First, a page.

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Overshooting is a term used in macroeconomics and international finance to describe the behavior of the exchange rate after the economy is hit with a shock (i.e., an unanticipated event of sufficient magnitude such that it affects aggregate income, the general level of prices, or the aggregate volume of employment). Further, overshooting is a theoretical concept and is not always observed in the data. This concept was introduced into the economics literature by Rudiger Dornbusch (19422002) in his 1976 article Expectations and Exchange Rate Dynamics, which is the most-cited professional article in international macroeconomics.

Overshooting describes the fact that before the exchange rate gets to its new long-run value in response to

a shock, it may initially move past or overshoot the new level to which it will eventually settle.

Figure 1 represents the response of the exchange rate (measured in U.S. dollars per euro) to an increase in the U.S. money supply. As one can see, in the short run the exchange rate overshoots (moves to a point higher than) its long-run value.

Theoretically, overshooting arises in an economic model that assumes: (1) exchange rates are flexible; (2) uncovered interest parity holds (i.e., the difference between interest rates in the U.S. and euro zone is equal to the expected rate of U.S. dollar depreciation); (3) money demand depends on interest rate and output; and (4) prices are fixed in the short run but they fully adjust to offset monetary shocks in the long run. Thus, in the long run, an increase in the money supply would be fully reflected in an increase in the price level, including the price of foreign currency, the exchange rate.

Since prices are sticky in the short run, they cannot adjust immediately, and therefore an increase in money supply would instead lower the interest rate in the United States. For the uncovered interest parity to hold, people should now be expecting the U.S. dollar to appreciate. At the same time, we know that in the long run the dollar exchange rate will converge to a more depreciated value; thus, immediately after the shock, the dollar has to depreciate by more than in the long run and then start appreciating, as shown in Figure 1.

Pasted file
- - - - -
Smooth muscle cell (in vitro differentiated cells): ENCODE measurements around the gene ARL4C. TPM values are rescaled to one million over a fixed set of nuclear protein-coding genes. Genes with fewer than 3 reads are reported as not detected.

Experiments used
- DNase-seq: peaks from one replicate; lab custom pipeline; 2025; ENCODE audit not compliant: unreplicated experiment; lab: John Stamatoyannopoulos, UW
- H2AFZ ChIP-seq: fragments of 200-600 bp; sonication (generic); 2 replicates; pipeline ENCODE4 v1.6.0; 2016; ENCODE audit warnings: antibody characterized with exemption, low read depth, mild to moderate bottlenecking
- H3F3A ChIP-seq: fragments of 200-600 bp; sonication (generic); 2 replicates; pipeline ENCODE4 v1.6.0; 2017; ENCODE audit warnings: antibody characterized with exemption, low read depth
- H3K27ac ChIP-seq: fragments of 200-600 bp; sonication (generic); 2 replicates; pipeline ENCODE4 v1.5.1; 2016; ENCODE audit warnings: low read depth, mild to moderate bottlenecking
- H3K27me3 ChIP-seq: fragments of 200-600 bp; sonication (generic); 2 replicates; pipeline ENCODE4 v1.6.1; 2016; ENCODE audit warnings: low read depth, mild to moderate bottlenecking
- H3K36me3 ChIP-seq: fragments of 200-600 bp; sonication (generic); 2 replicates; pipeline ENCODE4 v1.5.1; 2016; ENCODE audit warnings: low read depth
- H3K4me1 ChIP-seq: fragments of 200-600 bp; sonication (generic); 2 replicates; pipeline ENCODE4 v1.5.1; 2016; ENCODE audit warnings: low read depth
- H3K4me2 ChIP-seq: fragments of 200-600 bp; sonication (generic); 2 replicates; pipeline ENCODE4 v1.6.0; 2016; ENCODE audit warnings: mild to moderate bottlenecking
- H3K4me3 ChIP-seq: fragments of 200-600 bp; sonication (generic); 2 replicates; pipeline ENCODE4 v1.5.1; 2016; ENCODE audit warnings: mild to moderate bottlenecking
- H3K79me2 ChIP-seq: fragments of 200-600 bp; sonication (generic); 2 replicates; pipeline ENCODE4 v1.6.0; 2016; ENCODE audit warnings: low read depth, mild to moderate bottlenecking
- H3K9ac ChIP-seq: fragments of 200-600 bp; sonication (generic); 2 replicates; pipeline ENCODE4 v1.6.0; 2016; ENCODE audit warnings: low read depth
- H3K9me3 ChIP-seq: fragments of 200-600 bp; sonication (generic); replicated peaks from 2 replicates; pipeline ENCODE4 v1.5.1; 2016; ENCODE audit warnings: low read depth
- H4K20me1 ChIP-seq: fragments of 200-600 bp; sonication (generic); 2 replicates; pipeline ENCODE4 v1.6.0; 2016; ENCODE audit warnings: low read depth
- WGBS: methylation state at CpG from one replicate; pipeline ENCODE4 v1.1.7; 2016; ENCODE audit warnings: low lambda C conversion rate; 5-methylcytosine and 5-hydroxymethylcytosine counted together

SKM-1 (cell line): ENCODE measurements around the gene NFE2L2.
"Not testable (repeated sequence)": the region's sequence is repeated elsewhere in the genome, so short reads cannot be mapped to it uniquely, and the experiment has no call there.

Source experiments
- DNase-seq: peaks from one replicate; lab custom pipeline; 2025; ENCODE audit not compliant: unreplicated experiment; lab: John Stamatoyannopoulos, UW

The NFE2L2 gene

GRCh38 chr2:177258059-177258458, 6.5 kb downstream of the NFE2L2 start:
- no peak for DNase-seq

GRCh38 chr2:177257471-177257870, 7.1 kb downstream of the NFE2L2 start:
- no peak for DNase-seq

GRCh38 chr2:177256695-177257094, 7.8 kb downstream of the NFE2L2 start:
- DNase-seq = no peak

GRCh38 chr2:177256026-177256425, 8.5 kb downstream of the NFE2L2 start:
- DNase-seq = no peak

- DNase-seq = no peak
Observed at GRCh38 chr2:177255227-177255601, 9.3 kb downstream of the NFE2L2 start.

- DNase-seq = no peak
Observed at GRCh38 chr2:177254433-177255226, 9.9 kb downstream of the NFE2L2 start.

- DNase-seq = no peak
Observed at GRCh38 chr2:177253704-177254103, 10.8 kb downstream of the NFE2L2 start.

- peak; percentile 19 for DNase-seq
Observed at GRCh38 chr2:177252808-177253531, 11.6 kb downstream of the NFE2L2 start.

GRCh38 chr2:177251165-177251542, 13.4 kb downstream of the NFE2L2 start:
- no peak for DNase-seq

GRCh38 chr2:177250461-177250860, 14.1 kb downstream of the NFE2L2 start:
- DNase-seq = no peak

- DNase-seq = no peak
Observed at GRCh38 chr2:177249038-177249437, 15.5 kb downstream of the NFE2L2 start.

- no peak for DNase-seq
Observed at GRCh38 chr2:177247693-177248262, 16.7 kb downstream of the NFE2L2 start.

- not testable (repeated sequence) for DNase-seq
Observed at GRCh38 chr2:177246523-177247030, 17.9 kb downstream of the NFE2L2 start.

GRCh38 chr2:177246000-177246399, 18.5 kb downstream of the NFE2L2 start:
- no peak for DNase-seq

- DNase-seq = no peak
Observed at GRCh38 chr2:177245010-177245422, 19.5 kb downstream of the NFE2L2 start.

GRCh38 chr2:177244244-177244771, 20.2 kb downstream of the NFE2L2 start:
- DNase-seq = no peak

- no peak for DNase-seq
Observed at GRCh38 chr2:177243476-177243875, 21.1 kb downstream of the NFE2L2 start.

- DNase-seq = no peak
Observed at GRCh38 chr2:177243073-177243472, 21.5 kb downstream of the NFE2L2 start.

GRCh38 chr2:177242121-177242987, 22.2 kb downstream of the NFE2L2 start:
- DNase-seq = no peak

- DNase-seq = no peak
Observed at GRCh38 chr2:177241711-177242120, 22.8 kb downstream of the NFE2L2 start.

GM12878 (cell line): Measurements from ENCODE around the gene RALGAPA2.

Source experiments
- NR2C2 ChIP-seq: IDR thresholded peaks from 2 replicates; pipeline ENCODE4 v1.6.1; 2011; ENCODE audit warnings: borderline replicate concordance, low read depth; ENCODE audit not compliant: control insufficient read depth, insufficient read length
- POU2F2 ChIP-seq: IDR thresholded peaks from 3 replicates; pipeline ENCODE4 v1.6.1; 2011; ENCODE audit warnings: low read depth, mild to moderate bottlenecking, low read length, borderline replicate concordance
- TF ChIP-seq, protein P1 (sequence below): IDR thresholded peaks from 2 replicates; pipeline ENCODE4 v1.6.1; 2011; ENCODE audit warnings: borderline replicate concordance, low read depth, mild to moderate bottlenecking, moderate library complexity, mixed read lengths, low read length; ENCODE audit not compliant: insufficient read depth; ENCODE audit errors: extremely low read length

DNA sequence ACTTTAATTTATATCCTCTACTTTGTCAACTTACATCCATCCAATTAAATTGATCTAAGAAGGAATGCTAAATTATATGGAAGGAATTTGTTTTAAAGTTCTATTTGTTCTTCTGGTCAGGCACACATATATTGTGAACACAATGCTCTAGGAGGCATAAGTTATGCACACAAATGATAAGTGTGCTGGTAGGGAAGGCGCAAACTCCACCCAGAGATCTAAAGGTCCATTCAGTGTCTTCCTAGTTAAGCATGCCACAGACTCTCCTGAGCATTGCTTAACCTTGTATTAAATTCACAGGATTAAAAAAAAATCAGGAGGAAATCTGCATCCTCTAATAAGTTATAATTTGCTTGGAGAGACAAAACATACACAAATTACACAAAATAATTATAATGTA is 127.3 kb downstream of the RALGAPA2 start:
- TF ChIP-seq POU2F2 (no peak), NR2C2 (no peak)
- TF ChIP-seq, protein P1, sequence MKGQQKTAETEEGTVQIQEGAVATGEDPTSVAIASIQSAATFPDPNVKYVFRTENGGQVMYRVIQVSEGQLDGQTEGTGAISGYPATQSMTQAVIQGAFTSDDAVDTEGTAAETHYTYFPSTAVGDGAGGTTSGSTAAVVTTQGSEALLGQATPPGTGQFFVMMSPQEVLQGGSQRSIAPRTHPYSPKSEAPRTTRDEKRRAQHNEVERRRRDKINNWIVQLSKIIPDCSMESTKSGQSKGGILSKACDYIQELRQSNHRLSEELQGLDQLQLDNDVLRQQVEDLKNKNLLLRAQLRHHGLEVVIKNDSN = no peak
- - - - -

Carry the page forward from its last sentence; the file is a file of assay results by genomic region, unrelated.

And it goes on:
The overshooting phenomenon is common to many modern theories in international macroeconomics that assume sticky prices in the short run. Thus, it is a necessary component of any macroeconomic forecast, as well as of the analysis of possible responses of the economy to monetary policy changes. Nevertheless, not all models, and not even all sticky-price models, predict overshooting in the behavior of the exchange rates.

The concept of overshooting helps explain an important empirical regularitythe fact that exchange rates are much more volatile than price levels or interest rates. Indeed, while prices adjust slowly and monotonically to their new long-run levels, exchange rates bounce around. In a world with numerous economic shocks, this leads to a high volatility of exchange rates and a much smaller volatility of prices.

The concept of overshooting does not help much in predicting exchange rates. This is partly due to the fact that one of the main assumptions of the model, the uncovered interest parity, is not borne out by the data. On the other hand, other models do not do a better job in predicting exchange rates than the overshooting model.


Dornbusch, Rudiger. 1976. Expectations and Exchange Rate Dynamics. Journal of Political Economy 84 (6): 11611175.

Rogoff, Kenneth. 2002. Dornbuschs Overshooting Model After Twenty-Five Years. Mundell-Fleming Lecture. Second Annual IMF Research Conference.

Galina Hale

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